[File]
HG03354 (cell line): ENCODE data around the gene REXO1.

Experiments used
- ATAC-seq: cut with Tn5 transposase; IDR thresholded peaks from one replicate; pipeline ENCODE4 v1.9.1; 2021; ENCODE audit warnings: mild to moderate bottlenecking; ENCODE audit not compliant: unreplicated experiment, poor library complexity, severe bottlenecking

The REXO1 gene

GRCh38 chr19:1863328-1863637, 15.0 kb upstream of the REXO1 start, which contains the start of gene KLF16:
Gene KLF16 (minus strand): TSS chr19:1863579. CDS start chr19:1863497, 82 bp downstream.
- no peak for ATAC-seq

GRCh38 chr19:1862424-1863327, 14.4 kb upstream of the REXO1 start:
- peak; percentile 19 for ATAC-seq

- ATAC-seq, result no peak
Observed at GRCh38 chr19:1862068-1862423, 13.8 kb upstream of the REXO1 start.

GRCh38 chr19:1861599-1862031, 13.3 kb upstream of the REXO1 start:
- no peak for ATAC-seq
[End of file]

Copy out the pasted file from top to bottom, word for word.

HG03354 (cell line): ENCODE data around the gene REXO1.

Experiments used
- ATAC-seq: cut with Tn5 transposase; IDR thresholded peaks from one replicate; pipeline ENCODE4 v1.9.1; 2021; ENCODE audit warnings: mild to moderate bottlenecking; ENCODE audit not compliant: unreplicated experiment, poor library complexity, severe bottlenecking

The REXO1 gene

GRCh38 chr19:1863328-1863637, 15.0 kb upstream of the REXO1 start, which contains the start of gene KLF16:
Gene KLF16 (minus strand): TSS chr19:1863579. CDS start chr19:1863497, 82 bp downstream.
- no peak for ATAC-seq

GRCh38 chr19:1862424-1863327, 14.4 kb upstream of the REXO1 start:
- peak; percentile 19 for ATAC-seq

- ATAC-seq, result no peak
Observed at GRCh38 chr19:1862068-1862423, 13.8 kb upstream of the REXO1 start.

GRCh38 chr19:1861599-1862031, 13.3 kb upstream of the REXO1 start:
- no peak for ATAC-seq